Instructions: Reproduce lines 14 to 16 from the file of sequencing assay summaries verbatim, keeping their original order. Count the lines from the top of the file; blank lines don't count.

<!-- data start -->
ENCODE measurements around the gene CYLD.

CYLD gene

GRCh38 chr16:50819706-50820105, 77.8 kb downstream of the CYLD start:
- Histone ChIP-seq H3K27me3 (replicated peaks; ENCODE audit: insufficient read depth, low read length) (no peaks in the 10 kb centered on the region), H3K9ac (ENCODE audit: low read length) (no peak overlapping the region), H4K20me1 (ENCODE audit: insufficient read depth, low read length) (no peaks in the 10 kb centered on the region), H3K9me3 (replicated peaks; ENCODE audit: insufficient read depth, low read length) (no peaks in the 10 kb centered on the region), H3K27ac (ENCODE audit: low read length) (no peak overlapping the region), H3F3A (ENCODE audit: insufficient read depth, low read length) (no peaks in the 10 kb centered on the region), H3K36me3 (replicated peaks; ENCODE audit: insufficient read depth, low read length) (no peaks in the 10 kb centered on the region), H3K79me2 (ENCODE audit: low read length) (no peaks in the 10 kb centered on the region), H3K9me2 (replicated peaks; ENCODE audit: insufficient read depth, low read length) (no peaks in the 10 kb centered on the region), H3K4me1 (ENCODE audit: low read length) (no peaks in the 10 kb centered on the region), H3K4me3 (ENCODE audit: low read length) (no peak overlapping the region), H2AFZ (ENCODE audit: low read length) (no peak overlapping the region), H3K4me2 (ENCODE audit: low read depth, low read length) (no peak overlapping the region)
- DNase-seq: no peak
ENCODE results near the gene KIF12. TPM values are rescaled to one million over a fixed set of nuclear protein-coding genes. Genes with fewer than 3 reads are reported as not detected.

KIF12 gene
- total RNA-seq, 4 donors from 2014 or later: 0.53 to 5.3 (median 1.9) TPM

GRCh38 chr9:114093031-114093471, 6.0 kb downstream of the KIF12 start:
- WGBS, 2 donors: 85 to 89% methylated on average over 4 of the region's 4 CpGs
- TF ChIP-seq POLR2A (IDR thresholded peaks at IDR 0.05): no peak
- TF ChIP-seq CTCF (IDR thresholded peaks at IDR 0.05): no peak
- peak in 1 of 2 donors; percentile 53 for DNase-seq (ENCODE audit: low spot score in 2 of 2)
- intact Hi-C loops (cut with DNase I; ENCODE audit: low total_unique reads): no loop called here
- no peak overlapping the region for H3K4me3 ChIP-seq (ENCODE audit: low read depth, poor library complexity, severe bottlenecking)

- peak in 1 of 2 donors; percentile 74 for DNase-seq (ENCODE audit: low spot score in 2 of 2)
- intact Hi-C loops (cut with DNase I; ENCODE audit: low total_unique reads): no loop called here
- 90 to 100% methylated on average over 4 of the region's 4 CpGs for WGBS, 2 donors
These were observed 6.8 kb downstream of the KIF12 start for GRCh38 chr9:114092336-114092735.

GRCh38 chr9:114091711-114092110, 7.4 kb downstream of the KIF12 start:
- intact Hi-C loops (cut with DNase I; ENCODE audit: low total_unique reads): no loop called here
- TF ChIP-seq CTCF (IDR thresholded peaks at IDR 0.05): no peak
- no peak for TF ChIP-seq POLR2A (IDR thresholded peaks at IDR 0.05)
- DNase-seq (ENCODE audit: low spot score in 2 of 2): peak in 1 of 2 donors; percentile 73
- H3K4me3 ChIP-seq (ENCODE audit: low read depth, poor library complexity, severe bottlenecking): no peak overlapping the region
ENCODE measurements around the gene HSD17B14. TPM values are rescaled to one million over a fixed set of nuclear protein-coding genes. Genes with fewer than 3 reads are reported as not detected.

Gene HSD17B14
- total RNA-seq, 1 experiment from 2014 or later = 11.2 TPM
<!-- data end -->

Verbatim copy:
- intact Hi-C loops (cut with DNase I; ENCODE audit: low total_unique reads): no loop called here
- no peak overlapping the region for H3K4me3 ChIP-seq (ENCODE audit: low read depth, poor library complexity, severe bottlenecking)

- peak in 1 of 2 donors; percentile 74 for DNase-seq (ENCODE audit: low spot score in 2 of 2)